Sara was twenty-kilometres away. She had chosen to come to work to distract herself: her stomach was all in knots. Till now, it had been like any other project she was managing. Today, the gravity of it all was making her worried, excited, and scared, all at the same time. The decision to come to work was a last-minute one. She had left the house keys for Anu, who was arriving that day, with her landlord. In the mêlée in the morning, she had not even bothered to dress up for the occasion. She had worn a hand-me-down from Trisha: a handloom, fuchsia salwar kameez with faint blue lines across the dupatta. She looked pale, from all those sleepless night. But, still, dainty, pretty, and dewy: very much, the bride-to-be!
She told Debu that she had to pick a friend from the station and took a ‘time pass’: that piece of yellow-coloured paper which was the ticket to freedom during factory-hours. She boarded the 11:00 am shuttle service to the city, all set to start a new life as Mrs Solanki!
The breeze blew kisses from the window, like little flower-girls, dressed in foamy white flounces. It ushered her in by showering pale pink flowers that it blew in from the tree-lined Chinhat-Deva road that it sped along. Her bridesmaids were those beautiful memories trailing her: those tender moments spent with Samar, and the promise of a future full of love. They were holding her up, as she sat in the bus, reminiscing about the day she had first met Samar. They made sure that the bride was poised and, at ease. And, the magnificent bridal march was that sublime intonation of Samar voice, which told her, over and over again,
‘We will make it happen, darling.’
Samar was now, in the tempo, with his baraatis, Jams and Soni, one of whom was perched on the rail. With every bump, Samar worried if Soni would tip overboard and he’d be one witness short! He yelled, above the music,
‘Abe, be careful. Don’t fall off!’
The tempo was quite the bridegroom’s chariot, with its bright red and yellow plastic flowers, a poster of chest-baring Salman Khan, and row of mirrors. A string of sequinned gold trimming was sewn around the edge of the funky orange upholstery, making it look like a throne. Not just the look, the feel was celebratory, too: it was reverberating with loud, filmy music,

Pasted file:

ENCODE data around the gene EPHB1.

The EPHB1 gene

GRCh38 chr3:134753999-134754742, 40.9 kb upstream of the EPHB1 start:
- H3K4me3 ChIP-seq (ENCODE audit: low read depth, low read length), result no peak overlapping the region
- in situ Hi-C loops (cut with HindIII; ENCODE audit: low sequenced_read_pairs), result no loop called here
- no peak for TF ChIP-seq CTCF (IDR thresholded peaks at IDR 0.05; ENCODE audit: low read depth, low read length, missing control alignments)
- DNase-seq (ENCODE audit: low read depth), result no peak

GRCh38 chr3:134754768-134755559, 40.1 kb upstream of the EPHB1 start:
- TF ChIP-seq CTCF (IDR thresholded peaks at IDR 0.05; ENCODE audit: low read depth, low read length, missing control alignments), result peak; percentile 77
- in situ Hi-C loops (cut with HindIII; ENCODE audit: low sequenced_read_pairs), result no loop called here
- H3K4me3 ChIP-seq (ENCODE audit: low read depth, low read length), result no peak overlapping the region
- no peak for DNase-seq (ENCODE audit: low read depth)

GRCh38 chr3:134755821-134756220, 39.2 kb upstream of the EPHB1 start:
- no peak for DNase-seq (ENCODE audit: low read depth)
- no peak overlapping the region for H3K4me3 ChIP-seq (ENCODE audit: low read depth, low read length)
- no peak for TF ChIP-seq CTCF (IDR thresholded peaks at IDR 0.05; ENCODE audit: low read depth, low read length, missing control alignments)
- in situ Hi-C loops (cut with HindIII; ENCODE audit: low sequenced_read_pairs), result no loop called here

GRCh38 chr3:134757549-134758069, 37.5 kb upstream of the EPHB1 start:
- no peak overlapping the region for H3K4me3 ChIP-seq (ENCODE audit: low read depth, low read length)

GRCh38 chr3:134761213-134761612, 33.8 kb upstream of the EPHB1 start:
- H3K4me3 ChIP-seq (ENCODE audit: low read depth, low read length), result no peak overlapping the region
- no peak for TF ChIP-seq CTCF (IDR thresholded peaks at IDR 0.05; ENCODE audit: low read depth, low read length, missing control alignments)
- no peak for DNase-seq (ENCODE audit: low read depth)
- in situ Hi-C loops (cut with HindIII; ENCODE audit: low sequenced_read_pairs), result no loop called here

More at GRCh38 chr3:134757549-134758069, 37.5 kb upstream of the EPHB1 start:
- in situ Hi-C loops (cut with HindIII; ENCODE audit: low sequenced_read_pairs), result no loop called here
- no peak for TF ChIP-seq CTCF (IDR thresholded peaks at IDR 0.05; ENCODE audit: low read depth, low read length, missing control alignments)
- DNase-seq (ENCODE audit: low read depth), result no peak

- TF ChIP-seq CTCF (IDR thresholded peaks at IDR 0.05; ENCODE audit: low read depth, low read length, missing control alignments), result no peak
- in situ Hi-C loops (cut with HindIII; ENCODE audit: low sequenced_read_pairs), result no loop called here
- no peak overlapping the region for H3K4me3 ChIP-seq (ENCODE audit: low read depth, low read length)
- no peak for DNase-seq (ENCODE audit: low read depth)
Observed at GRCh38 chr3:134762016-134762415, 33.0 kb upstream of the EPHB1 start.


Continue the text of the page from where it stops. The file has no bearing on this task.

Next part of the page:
‘Pyar karne waale pyar karte hain shaan se.. .’
Mama ji waited for the couple to arrive at the appointed place, the Chandan Juice Centre. He leaned against the stack of sugarcanes, scratching his initials on one of them. Like any self-asserting Indian, he liked to leave his mark wherever he went. The twelve-year-something waiter came to him, asking him if he’d like a glass of juice. Mama ji shooed him away, yelling at him, trying to swat him with a swish of his black coat that was hung across his forearm.
Samar and the boys had reached. They spotted mama ji cleaning his ear with his scooter-keys, and waved to him.
‘Namaste, mama ji.’
‘Namaste, Namaste, Is Sara here?’
‘She will come here directly. She should be here any moment.’
‘I thought you were coming together.’
‘Achcha, have you got your id proof?’
‘Yes, mama ji.’
Sara was on the last leg of her journey to the court, on a rickshaw.
‘Bhaiyya, Chandan Juice Center. Dekhte rahiye, baayeen taraf.’
The rickshaw puller careened dangerously, trying to avoid an open manhole. Sara clutched the back of her seat, looking around for the juice centre. It was a crowded street, dotted with chai-shops, photo-copying shops, and a huddle of typists with a table and chair each, as their establishments.
‘Sara…’ Samar called out, seeing her approach, his heart warming up to see his bride-to-be.
He helped her off the rickshaw, and paid him.
‘Am I late?’
The group hurried into the court. The byzantine corridors wove their way towards clusters of small, dingy rooms designated for various matters of the court. Electricity supply must have been scarce and erratic going by how drab and dour the rooms looked. Stacks of dust-collecting files reeked of squalid disdain for timely justice, supported by a stench of urine mixing with that of masticated tobacco that hung around the rooms.
Sara and Samar were nervous. Those men in rumpled black coats did not look very friendly. Mama ji signalled that they wait outside. He went in and discussed something with a man seated there. The man shot curious glances at them, as he spoke. They remained rooted there, dutifully, trying to look nonchalant, despite their churning innards.
‘Come, come..,’ mama ji came out holding some papers.
They trooped in, looking like school-children summoned to the Principal’s office. Sara was, already, preparing apologies in her head: she wanted to be prepared if it came to that. Samar stood as far from Sara, as possible, observing the Awadhi norms of propriety. In this effort, he had broken all norms of preserving personal space with mama ji.
The proceedings were short and lacklustre, with few sharp questions, during which the civil magistrate looked at them suspiciously, from above his glasses. Thankfully, he did not ask any unpleasant questions like why they chose to marry like this. He just stuck to his job, made a few notes and then asked them to come back after an hour to sign on the certificate.
Samar and Sara exchanged a glance: a smile and a ‘I-still-don’t believe-it-yet’ look.
‘So are you married now?’ Jams whispered.
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